Paul L. Caron
Dean


Thursday, December 27, 2018

2016 Charitable Deduction Data: Red States Are More Generous Than Blue States

Tax Foundation, Charitable Deductions by State:

As the end of 2018 approaches, many Americans are considering making end-of-year charitable donations. While the new tax law contains many changes that will impact these decisions, we can look at Internal Revenue Service (IRS) data to gauge how much Americans have deducted for charitable giving in the past.

In tax year 2016, just over 37 million taxpayers took an itemized deduction for their charitable giving, deducting a total of $236 billion in charitable contributions for an average of $6,349. Note that this doesn’t represent the total amount of giving in the United States, just the amount that eligible taxpayers deducted on their income tax returns. It’s also worth noting that wealthier Americans disproportionately benefit from the charitable deduction overall, as it is high-income taxpayers who tend to itemize their deductions.

Tax Foundation

Nine of the ten states with the highest average charitable deductions voted for Donald Trump in the 2016 presidential election.  Eight of the ten states with the lowest average charitable deductions voted for Hillary Clinton.  

https://taxprof.typepad.com/taxprof_blog/2018/12/2016-charitable-deduction-data-red-states-are-more-generous-than-blue-states.html

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Comments

It would be interesting to see the breakdown in types of charities. My guess ... some high charitable states are very religious-oriented (e.g. Utah) and some are very social-engineering oriented (e.g. California).

Posted by: ruralcounsel | Dec 27, 2018 4:06:12 AM

And in Pennsylvania we're all confused

Posted by: Mike Livingston | Dec 27, 2018 4:17:36 AM

As always, take out religious giving and you’ll have different results (that don’t support a pre-existing point).

Posted by: Anon | Dec 27, 2018 5:20:27 AM

Nine of the ten states with the highest average charitable deductions voted for Donald Trump in the 2016 presidential election. Eight of the ten states with the lowest average charitable deductions voted for Hillary Clinton.

Not surprising. Zeal for big government to solve social ills is accompanied by a personal unwillingness to sacrifice to solve those ills.

One problem exists with this data. In some states there are huge cultural differences between regions, i.e. coastal versus inland California. When possible, these comparisons should take that into account.

Posted by: Michael W. Perry | Dec 27, 2018 5:46:01 AM

Liberals are generous with other people's money- not their own. Remember when Al Gore's taxes showed he gave $ 200 on an income over $ 200,000?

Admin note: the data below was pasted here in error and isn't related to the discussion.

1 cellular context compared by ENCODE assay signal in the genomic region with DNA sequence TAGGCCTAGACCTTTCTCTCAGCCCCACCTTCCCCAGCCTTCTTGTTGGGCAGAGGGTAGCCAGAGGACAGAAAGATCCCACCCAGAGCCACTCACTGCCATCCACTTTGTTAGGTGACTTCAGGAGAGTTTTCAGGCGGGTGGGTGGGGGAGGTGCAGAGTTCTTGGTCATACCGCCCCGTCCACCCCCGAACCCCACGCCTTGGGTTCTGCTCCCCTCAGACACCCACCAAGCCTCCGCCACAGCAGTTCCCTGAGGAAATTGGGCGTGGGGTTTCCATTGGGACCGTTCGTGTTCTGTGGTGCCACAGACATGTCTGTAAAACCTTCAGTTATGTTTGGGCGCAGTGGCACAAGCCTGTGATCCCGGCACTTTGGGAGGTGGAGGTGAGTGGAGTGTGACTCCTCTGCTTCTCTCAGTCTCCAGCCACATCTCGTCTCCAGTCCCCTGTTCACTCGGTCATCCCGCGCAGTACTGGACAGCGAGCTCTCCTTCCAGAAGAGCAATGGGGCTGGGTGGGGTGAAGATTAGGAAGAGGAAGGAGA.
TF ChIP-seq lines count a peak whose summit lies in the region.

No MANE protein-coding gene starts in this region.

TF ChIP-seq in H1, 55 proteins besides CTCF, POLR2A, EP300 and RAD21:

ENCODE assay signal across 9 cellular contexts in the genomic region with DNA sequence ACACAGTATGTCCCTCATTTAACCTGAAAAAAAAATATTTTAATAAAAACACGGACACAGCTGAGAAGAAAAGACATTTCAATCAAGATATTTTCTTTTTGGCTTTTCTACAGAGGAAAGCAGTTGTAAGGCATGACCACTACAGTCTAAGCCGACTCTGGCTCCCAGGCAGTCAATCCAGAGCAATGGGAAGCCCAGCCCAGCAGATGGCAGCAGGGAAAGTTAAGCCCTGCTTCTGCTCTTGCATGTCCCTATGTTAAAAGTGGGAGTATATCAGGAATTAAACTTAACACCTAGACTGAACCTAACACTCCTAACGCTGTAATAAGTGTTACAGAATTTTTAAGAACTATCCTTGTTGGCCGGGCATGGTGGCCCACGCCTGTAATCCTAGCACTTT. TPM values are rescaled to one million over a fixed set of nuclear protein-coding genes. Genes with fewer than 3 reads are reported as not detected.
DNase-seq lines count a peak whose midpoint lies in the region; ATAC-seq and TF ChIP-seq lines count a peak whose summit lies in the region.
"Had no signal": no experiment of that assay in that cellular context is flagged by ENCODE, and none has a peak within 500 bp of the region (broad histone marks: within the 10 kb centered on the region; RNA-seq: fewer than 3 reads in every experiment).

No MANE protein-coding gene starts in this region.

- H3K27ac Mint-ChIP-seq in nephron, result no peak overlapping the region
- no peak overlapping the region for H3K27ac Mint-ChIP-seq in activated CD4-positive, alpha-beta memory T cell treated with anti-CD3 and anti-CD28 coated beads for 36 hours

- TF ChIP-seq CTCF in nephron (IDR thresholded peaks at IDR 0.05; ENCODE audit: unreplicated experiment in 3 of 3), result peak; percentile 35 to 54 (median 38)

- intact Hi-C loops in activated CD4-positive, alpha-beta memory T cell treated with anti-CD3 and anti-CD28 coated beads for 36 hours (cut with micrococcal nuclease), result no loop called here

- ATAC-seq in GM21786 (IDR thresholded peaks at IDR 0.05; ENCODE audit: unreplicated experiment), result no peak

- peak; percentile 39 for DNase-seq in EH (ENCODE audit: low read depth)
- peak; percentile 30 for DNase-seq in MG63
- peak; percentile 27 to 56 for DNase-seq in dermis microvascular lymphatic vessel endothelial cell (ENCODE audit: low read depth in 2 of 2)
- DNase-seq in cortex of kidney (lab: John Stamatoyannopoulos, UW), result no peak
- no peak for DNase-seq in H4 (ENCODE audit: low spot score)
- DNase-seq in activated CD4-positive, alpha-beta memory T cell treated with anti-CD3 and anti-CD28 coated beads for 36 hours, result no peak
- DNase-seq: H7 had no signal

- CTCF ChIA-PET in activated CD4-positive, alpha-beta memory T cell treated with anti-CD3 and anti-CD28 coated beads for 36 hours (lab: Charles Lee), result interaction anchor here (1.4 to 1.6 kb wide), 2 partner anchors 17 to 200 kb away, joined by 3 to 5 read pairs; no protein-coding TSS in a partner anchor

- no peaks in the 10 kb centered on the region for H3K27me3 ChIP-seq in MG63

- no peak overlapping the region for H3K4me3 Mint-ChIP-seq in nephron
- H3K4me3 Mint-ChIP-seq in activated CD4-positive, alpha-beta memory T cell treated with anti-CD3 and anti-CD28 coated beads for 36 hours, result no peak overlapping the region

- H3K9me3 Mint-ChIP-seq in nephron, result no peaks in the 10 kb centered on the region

Posted by: Smitty | Dec 27, 2018 10:33:46 AM

Smitty's comment is an example of the error-prone right wing attacks on liberals. A one-time, one-person example tells one nothing meaningful about an entire group. Gore that year may have been dealing with extraordinary medical costs (both his son and his wife suffered serious ailments) or whatever. Gore is not every liberal, and that year is not necessarily an exemplar for Gore. I am an admitted progressive/liberal in philosophy. I made less than 200k and donated more than 21k to charity last year. But 2 years before that, I donated only 16k. Who knows what another liberal may have donated each of those years. This tax foundation data is really meaningless, because an average of all taxpayers who were able to claim a charitable deduction tells you nothing unless you know what the number of charitable donors is that makes up that average, what the range of incomes represented is, and what the average was at each end of the range. If there are 1000 donors in one state and only 10 in another, the average donation from the wealthy 10 may be greater than the average donation of the less wealthy 1000, but the 1000 givers could make that state be considerd 'more generous' nonetheless.....

Posted by: taxgirl | Dec 27, 2018 12:48:27 PM

@taxgirl -- Read -- https://www.goodreads.com/book/show/56158.Who_Really_Cares
Social scientist Arthur Brooks has sorted this out. You will find the findings discomfortingly illuminating.

Posted by: Mike Petrik | Dec 27, 2018 6:01:09 PM

The "average" is misleading for Arkansas, because the Walton family is very generous with its donations, as are many of the top execs at Wal-Mart. Why not use the median -- that won't be thrown off by outliers.

Posted by: John Saunders | Dec 31, 2018 7:11:39 AM